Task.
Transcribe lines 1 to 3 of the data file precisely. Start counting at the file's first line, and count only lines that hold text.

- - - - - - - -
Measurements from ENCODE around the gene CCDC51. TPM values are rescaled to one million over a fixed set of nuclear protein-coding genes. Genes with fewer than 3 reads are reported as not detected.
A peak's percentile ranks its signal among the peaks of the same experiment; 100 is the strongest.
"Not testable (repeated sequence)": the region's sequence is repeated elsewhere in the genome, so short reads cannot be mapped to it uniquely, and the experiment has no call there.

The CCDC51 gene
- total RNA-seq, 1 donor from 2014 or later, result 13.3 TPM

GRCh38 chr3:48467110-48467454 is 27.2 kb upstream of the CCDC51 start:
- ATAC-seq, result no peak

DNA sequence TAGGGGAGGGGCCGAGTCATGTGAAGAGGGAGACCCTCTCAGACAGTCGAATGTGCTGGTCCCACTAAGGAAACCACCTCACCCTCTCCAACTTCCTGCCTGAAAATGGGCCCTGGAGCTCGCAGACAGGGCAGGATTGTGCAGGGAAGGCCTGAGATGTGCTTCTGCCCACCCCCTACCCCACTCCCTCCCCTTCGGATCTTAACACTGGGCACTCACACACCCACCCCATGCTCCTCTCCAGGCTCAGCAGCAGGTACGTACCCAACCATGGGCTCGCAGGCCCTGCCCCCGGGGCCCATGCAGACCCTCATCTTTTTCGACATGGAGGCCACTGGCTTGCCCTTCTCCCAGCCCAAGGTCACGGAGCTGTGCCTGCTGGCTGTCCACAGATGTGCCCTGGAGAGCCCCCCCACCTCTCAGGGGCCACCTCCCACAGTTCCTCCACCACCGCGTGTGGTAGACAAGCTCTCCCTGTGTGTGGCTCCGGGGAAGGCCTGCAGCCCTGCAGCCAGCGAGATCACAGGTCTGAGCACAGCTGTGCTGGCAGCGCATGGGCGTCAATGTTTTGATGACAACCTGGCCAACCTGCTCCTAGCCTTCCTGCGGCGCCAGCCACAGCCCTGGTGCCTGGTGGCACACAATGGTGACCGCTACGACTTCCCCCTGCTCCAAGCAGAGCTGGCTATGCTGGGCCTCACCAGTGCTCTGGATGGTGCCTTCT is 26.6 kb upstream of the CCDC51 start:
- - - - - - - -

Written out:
Measurements from ENCODE around the gene CCDC51. TPM values are rescaled to one million over a fixed set of nuclear protein-coding genes. Genes with fewer than 3 reads are reported as not detected.
A peak's percentile ranks its signal among the peaks of the same experiment; 100 is the strongest.
"Not testable (repeated sequence)": the region's sequence is repeated elsewhere in the genome, so short reads cannot be mapped to it uniquely, and the experiment has no call there.